Nov
29

The Garden Party: Pleasing Yourself

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(This blog is part two of The Garden Party. In part one of this blog, I referenced Ricky Nelson’s performance at Madison Square Garden and his inspiration for writing the hit song, Garden Party. Be sure to read part one for the context of this blog.)

While it might sound selfish, after all, pleasing oneself….is that godly? But what if pleasing yourself means that you are listening to your heart? Being comfortable in your own skin? Being authentic? Being who God made you to be? Loving yourself?

Does the sound of that set off alarms in your heart? Yet Jesus clearly told us that we were to love others AS WE LOVE OURSELVES (Mark 12:30-31). What can that possibly mean? Is that self-centered?

Jesus Himself practiced this kind of lifestyle. We see him caring for himself in regards to eating, drinking, spending time alone, and asking friends for support in trying times. Jesus reminded us that God knows what we need and he cared about us having food, drink, and clothes. He modeled what it means to rest, physically, emotionally, and spiritually. He cared for himself and yet he was never selfish. In fact, he was selfless as he gave himself for us when the time was right.

Paul later said, “No one hates his own body but lovingly cares for it, just as Christ cares for his body, the church.” (Ephesians 5:29)

We need to love and honor ourselves as God’s beloved, those He died to set free, those who are His sons and daughters, those who are worthy of love because we are His creation. The Bible tells us that our very bodies are the temple of God for which we are responsible.

That kind of love frees us to love others because we are no longer setting the value of our lives based on what other people think of us. We can sing a new song and know that even if the world doesn’t applaud us, we have value and worth. We are no longer getting our needs met through the accolades of others. We can love from a place of authenticity, no longer needing to act a certain way or jump through a particular hoop in order to feel loved and accepted.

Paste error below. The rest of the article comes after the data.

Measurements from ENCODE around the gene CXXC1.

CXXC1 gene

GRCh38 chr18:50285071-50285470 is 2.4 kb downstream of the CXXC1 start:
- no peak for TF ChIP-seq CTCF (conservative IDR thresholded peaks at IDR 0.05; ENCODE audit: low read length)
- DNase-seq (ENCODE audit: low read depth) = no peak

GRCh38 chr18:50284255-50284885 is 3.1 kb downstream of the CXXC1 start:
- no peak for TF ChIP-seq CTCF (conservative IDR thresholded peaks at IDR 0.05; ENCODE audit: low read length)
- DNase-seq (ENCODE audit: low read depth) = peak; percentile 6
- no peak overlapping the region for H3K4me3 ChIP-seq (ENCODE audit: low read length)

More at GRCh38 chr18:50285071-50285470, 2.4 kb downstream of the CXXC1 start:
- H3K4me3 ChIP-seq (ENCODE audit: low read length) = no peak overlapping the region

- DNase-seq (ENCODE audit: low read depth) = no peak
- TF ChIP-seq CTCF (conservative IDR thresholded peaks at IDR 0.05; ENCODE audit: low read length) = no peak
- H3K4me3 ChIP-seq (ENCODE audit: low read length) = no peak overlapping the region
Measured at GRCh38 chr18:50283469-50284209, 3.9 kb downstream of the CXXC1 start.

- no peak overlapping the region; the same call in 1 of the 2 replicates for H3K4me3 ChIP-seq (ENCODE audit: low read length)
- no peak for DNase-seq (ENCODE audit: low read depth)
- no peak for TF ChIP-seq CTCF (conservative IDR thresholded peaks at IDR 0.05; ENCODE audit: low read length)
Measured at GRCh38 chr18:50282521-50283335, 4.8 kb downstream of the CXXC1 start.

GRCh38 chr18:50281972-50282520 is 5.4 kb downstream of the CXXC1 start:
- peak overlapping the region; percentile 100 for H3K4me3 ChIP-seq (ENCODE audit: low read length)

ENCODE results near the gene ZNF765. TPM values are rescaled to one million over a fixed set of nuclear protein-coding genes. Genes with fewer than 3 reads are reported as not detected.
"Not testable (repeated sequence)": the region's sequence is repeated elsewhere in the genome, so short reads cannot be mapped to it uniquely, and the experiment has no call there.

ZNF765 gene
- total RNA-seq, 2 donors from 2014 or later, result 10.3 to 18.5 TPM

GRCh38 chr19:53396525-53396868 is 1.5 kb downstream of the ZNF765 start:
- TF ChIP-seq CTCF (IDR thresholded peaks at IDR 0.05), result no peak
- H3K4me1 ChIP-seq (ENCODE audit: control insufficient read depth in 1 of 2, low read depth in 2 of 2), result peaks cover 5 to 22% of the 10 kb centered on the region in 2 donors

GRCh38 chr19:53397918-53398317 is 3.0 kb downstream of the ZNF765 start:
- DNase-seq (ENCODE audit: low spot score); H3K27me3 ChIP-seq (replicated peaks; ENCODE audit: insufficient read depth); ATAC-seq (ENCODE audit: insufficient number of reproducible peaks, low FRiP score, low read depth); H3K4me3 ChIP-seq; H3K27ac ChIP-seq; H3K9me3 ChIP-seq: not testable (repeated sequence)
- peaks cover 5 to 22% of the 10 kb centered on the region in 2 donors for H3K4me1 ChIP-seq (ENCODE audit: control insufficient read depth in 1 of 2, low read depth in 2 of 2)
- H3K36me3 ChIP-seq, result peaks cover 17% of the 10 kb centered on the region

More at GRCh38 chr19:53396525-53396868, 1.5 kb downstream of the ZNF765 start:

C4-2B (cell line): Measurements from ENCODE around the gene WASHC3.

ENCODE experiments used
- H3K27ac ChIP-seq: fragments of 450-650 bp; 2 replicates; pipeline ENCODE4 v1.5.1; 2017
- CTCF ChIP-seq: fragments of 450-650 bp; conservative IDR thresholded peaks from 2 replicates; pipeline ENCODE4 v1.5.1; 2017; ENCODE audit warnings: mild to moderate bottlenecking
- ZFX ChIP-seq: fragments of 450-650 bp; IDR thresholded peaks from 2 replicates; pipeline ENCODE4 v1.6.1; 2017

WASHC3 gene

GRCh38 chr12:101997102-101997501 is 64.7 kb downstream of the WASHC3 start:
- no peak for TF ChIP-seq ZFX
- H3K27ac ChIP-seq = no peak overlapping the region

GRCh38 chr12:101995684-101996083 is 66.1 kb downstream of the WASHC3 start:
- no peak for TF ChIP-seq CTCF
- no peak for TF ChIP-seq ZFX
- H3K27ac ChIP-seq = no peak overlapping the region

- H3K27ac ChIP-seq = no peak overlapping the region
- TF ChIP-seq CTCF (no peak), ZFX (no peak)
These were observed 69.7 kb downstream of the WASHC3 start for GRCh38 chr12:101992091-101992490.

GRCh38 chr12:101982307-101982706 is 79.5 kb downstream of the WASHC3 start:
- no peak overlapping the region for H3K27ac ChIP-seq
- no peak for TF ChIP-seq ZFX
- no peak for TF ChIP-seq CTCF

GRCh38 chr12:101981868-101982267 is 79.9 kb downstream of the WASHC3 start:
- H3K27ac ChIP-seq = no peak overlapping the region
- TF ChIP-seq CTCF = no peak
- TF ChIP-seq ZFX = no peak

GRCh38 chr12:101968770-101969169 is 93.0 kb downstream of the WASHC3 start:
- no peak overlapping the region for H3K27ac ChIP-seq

We, as the Church, have failed to bring the whole counsel of God. We have rightly taught the need to care for others, but neglected to teach the care of self. We have swapped the price tags that God placed on our lives and marked our value down to clearance prices somehow believing such an act to be spiritual. Such a faulty belief system keeps us from living lives fully to the glory of God.

I have learned so much the hard way. A few years ago, I was so out of touch with this idea of self-care/self-love that I had ignored many of the warnings that my physical body was sending to me. God was speaking through my body and my emotions and I couldn’t hear Him. My blood pressure was 220/145. I felt nervous, anxious, and STRESSED. Yet, I never slowed down enough to ask God what He was saying. Oh, I never neglected my “quiet time”, but that time was not connecting me deeply to the Spirit of God. Perhaps I was talking to God too much to listen to Him talk to me.

What about you? Are you caring for your whole self: spiritually, emotionally, mentally, and physically?

Are you listening to the Spirit of God within you? Can you interpret what your emotions are saying and evaluate if they are accurate indicators that need to be attended to? Do you balk at the idea of loving yourself?

If so, are you saying in actuality that your standard is better that God’s?

Can you hear the faint sounds of Eden in the background calling you to experience all God has for you?

What hinders you from love?

 

 

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